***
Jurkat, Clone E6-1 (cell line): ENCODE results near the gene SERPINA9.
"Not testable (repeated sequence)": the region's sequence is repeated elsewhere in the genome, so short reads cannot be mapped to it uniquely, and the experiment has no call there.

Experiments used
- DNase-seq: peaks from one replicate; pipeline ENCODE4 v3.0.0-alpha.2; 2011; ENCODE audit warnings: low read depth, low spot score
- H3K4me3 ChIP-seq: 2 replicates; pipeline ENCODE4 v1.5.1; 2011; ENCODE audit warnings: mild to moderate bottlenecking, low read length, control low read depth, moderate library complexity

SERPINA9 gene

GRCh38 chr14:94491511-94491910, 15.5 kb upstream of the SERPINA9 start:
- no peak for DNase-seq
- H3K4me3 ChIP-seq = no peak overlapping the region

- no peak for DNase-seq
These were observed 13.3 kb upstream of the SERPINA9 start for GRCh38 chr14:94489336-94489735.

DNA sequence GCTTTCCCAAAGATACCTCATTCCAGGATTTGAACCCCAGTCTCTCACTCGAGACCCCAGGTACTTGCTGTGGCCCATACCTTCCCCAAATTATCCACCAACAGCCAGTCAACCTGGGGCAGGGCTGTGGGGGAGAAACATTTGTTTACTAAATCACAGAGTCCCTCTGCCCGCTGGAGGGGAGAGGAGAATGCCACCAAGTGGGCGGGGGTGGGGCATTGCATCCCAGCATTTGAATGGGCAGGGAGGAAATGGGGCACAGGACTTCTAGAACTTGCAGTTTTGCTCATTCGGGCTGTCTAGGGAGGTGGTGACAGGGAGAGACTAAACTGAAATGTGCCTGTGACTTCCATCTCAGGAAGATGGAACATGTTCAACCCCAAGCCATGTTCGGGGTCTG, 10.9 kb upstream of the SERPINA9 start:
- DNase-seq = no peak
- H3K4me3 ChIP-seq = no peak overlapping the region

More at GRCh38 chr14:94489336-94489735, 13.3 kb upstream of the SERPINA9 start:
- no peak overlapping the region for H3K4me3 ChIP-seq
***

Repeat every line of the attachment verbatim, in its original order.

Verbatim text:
Jurkat, Clone E6-1 (cell line): ENCODE results near the gene SERPINA9.
"Not testable (repeated sequence)": the region's sequence is repeated elsewhere in the genome, so short reads cannot be mapped to it uniquely, and the experiment has no call there.

Experiments used
- DNase-seq: peaks from one replicate; pipeline ENCODE4 v3.0.0-alpha.2; 2011; ENCODE audit warnings: low read depth, low spot score
- H3K4me3 ChIP-seq: 2 replicates; pipeline ENCODE4 v1.5.1; 2011; ENCODE audit warnings: mild to moderate bottlenecking, low read length, control low read depth, moderate library complexity

SERPINA9 gene

GRCh38 chr14:94491511-94491910, 15.5 kb upstream of the SERPINA9 start:
- no peak for DNase-seq
- H3K4me3 ChIP-seq = no peak overlapping the region

- no peak for DNase-seq
These were observed 13.3 kb upstream of the SERPINA9 start for GRCh38 chr14:94489336-94489735.

DNA sequence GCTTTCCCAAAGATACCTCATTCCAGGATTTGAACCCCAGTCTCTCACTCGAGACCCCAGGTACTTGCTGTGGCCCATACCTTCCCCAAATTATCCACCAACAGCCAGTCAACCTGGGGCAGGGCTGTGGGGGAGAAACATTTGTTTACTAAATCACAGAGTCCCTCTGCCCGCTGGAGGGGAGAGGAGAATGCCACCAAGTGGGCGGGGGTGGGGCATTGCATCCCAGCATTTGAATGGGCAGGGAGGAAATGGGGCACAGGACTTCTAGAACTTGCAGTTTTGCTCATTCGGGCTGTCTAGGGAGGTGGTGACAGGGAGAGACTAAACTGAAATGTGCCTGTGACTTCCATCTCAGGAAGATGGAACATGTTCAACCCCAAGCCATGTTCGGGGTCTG, 10.9 kb upstream of the SERPINA9 start:
- DNase-seq = no peak
- H3K4me3 ChIP-seq = no peak overlapping the region

More at GRCh38 chr14:94489336-94489735, 13.3 kb upstream of the SERPINA9 start:
- no peak overlapping the region for H3K4me3 ChIP-seq